Simple: Because New York City’s government requires such permits, then makes the process for getting them long (3-6 months), tedious (in addition to the application, up to nine pieces of paperwork and one or more “personal interviews”), expensive (a non-refundable application fee of $340, plus $87 for a fingerprint check) and, worst of all, discretionary.  After rolling around in all that red tape, maybe the police bureaucrat “assisting” you doesn’t like the way you look that day and it turns out you just wasted a bunch of time and money.

It’s unsurprising that a secondary industry would spring up to make the application process easier (although obviously more expensive). It’s equally unsurprising that people with more money than time would farm out their permit needs to that industry. And it’s not surprising at all that that industry would, if necessary, resort to bribery to deliver the goods.

The US Constitution is crystal clear on the subject at hand: “[T]he right of the people to keep and bear Arms, shall not be infringed.”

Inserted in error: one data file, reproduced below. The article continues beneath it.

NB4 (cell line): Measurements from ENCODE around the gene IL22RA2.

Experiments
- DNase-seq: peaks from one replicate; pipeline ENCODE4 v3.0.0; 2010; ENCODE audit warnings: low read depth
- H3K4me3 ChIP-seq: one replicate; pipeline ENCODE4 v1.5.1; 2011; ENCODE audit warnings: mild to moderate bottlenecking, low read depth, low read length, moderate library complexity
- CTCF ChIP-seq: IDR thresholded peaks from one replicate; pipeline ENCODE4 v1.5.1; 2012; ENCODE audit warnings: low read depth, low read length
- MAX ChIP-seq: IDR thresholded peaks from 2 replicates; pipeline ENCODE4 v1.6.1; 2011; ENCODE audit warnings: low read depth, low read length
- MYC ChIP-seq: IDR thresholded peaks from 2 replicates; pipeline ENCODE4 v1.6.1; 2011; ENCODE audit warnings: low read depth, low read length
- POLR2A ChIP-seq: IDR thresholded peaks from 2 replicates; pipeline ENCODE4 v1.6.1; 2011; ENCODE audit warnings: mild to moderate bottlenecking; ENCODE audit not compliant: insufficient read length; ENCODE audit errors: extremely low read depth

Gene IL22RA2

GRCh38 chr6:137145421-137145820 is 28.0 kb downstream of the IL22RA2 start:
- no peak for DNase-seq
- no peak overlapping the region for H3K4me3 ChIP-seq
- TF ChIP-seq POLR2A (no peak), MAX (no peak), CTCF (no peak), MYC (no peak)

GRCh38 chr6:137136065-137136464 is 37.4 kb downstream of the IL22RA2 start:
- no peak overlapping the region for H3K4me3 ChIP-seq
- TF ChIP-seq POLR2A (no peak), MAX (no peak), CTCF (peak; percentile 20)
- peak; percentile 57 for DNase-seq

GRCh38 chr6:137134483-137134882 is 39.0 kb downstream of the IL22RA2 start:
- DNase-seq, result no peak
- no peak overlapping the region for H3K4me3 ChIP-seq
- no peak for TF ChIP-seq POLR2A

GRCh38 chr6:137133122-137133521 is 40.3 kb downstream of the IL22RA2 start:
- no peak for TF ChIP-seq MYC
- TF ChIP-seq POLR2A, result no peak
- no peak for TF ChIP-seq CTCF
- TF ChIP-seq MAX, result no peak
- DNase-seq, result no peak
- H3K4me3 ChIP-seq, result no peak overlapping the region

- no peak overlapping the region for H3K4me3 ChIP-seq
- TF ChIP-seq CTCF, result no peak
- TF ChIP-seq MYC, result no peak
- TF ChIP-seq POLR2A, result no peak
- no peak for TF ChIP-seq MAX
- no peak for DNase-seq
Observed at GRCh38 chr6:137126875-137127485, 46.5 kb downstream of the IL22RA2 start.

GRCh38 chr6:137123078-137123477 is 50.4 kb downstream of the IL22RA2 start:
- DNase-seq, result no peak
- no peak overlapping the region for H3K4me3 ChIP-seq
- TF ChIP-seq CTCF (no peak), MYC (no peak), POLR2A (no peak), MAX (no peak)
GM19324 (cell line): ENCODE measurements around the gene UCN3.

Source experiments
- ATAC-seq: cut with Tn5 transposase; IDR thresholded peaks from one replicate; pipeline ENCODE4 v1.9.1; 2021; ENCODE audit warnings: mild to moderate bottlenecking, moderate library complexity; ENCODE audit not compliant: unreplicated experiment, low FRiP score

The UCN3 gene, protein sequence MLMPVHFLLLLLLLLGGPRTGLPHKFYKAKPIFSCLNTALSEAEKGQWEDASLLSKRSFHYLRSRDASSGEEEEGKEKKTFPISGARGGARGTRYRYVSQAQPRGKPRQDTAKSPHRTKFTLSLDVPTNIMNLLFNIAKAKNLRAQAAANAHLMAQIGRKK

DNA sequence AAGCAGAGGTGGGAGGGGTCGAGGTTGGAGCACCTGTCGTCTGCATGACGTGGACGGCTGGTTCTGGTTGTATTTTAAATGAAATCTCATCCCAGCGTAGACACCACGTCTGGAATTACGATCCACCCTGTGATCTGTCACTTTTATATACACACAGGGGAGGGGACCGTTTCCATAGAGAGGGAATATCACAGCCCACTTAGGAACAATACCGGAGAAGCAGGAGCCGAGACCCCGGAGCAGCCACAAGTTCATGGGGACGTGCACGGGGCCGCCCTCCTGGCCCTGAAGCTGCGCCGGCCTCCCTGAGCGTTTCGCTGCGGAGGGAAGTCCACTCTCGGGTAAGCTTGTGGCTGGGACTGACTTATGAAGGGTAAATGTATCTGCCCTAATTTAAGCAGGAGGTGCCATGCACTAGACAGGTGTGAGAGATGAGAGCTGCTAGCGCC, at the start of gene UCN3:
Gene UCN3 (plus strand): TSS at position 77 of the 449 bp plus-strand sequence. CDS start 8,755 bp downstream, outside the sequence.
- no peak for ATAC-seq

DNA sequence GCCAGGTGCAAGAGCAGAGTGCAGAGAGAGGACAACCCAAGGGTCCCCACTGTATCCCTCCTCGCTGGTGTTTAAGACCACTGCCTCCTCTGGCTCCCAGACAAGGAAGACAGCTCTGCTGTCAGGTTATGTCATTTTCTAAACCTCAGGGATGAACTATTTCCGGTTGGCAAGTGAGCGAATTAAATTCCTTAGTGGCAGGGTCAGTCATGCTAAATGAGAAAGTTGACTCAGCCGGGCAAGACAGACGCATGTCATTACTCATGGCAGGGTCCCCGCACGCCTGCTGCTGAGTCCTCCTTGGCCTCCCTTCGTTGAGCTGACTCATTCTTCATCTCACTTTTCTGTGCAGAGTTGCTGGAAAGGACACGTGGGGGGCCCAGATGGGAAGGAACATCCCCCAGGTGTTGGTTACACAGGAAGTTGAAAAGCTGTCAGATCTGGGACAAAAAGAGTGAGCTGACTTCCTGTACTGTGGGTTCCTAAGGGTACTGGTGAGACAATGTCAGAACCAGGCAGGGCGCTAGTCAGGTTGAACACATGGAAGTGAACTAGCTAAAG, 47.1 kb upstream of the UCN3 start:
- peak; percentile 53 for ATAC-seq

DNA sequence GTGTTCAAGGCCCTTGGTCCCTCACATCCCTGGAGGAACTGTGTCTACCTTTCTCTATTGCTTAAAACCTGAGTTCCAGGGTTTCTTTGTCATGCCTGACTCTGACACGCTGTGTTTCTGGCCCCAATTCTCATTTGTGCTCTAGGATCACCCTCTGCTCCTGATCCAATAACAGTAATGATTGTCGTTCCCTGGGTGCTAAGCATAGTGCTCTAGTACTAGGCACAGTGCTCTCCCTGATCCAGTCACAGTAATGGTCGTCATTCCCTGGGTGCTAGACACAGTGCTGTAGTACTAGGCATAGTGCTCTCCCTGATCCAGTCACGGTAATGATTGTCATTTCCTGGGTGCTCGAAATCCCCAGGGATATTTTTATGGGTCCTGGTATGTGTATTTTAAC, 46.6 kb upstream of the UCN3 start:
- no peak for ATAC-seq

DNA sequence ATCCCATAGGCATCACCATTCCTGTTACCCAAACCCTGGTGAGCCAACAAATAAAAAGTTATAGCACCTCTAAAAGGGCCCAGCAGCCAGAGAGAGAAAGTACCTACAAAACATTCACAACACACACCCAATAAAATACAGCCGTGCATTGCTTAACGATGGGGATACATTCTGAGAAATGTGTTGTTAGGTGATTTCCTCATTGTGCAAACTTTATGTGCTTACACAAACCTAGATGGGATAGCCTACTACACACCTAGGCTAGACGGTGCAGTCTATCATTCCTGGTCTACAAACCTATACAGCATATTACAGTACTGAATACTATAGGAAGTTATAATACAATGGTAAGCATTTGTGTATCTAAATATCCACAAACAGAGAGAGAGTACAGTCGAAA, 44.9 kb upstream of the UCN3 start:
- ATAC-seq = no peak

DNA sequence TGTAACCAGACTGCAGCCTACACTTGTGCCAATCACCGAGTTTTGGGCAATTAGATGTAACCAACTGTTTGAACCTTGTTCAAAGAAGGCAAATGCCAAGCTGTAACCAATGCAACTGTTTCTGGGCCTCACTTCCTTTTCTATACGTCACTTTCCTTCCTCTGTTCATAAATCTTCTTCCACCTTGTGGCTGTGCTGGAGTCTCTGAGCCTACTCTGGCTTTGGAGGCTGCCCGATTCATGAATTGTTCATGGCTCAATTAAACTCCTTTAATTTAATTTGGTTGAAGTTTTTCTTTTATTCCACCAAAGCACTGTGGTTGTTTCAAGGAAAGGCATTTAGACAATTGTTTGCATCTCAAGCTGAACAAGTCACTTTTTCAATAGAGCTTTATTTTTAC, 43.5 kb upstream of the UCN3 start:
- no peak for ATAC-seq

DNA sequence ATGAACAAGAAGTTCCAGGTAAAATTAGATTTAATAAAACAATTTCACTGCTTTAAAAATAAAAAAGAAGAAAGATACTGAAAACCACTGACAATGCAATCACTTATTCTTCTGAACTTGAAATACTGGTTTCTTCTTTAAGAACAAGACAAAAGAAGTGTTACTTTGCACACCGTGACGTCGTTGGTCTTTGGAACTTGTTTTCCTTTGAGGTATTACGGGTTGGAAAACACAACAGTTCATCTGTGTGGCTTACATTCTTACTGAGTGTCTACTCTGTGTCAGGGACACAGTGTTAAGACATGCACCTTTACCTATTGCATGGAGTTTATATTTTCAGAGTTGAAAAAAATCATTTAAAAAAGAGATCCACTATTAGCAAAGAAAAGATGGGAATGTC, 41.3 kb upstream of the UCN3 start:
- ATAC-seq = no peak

Legally conditioning exercise of that right on possession of a permit is most manifestly an infringement.

Additionally, leaving issuance of permits under the clearly unconstitutional scheme to the discretion of bureaucrats is a recipe for both tyranny and corruption.

Finally, as a practical matter, the permit scheme only wastes the time and money — and places at risk the lives — of those who choose to be “law-abiding.” Criminals who want to carry guns don’t apply for permits to do so. They’re criminals, remember? They don’t care if they’re breaking laws, nor do they want their identities tied to the guns they use in the commission of their crimes.